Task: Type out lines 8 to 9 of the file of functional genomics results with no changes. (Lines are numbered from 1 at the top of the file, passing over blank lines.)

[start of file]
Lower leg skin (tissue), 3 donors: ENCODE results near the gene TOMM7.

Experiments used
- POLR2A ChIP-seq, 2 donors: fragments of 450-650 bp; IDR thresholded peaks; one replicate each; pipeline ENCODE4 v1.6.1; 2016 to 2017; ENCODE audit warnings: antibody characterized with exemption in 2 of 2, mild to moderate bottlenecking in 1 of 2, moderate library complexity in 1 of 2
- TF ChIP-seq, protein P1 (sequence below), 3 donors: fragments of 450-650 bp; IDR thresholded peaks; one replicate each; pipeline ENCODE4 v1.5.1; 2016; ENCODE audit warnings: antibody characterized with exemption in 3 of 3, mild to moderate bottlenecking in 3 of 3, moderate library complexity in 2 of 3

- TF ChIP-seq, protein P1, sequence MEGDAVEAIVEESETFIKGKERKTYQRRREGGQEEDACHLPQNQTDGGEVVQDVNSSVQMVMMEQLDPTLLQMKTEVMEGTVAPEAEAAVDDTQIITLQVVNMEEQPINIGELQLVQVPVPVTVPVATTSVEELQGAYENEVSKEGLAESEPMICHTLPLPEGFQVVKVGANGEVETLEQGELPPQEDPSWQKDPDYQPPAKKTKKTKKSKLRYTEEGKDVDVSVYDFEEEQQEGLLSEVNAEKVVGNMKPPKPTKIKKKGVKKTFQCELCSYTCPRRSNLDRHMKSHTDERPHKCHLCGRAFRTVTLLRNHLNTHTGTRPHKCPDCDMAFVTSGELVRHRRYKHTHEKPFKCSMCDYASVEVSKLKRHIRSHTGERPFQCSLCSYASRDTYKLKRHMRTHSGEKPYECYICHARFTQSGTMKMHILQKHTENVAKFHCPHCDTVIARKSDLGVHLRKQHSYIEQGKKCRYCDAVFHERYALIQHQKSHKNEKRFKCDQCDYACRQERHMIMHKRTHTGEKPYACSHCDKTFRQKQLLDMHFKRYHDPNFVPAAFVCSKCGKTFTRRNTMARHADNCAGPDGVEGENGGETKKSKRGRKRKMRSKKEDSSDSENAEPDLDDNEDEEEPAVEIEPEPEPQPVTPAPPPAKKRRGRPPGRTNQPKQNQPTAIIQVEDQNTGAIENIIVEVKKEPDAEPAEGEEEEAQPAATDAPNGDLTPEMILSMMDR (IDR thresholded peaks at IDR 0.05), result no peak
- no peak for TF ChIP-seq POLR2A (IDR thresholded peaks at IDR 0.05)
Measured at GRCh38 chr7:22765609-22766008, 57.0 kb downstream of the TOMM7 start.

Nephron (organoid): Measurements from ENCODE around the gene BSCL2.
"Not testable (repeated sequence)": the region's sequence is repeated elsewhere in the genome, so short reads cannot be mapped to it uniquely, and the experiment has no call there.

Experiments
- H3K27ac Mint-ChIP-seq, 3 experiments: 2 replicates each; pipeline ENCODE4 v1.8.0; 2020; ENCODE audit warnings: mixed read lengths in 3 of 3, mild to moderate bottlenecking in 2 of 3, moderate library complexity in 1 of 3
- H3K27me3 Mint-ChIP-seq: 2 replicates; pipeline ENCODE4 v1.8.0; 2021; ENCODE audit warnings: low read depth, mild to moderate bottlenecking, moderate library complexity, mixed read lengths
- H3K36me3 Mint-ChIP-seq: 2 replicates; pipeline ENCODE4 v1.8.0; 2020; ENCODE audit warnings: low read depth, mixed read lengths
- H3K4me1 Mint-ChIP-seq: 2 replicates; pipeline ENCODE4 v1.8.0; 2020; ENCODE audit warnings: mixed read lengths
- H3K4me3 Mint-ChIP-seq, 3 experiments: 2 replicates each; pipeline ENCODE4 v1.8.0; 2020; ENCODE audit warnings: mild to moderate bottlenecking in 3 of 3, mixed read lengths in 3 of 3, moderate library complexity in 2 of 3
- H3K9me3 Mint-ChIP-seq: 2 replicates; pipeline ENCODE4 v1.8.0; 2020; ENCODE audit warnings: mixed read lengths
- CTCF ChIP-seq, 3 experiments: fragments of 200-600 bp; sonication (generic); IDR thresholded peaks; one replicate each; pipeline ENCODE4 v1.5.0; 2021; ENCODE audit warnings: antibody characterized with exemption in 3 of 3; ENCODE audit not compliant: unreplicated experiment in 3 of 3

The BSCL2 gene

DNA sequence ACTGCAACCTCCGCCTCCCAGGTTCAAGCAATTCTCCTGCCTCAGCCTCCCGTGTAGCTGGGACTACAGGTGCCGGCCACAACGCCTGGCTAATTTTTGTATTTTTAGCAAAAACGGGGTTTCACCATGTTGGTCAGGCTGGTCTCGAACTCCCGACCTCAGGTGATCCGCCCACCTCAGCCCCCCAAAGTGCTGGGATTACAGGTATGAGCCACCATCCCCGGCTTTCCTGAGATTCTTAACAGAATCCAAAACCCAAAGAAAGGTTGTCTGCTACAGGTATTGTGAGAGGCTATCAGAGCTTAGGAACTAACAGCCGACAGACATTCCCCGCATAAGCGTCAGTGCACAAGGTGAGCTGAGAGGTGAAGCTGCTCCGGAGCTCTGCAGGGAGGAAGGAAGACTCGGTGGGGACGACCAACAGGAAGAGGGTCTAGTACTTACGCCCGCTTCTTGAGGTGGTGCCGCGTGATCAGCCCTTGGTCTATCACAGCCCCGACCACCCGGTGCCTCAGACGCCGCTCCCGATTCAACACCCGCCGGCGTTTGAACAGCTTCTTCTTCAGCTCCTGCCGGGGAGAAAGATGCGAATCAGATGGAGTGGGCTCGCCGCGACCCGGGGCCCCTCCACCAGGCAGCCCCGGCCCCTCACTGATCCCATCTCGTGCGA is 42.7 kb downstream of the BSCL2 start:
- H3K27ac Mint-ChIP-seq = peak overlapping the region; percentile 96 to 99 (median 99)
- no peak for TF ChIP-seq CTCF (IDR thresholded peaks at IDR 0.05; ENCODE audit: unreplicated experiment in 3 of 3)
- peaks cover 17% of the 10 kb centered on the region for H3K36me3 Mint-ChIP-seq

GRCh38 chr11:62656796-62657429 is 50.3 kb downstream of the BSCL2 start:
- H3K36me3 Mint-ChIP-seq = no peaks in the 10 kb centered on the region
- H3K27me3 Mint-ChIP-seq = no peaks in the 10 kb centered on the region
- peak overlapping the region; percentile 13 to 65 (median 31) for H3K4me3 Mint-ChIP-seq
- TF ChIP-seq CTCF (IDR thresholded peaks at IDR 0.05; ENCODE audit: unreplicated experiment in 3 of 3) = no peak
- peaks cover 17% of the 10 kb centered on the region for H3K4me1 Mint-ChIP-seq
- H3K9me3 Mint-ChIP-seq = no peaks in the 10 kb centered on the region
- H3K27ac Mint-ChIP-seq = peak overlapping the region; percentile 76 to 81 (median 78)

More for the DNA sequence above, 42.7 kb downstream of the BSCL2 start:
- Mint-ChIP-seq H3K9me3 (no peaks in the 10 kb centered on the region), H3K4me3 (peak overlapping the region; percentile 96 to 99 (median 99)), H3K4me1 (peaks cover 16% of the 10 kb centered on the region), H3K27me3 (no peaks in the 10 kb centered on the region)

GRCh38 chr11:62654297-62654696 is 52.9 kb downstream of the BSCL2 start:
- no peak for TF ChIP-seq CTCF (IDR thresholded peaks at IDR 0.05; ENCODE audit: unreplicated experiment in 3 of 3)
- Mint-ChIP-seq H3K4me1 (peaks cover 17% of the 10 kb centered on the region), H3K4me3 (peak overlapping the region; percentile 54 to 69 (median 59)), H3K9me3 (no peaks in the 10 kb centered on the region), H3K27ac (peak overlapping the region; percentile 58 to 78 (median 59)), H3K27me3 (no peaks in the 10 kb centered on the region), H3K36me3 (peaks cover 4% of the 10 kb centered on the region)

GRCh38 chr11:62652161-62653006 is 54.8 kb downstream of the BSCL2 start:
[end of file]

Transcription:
Nephron (organoid): Measurements from ENCODE around the gene BSCL2.
"Not testable (repeated sequence)": the region's sequence is repeated elsewhere in the genome, so short reads cannot be mapped to it uniquely, and the experiment has no call there.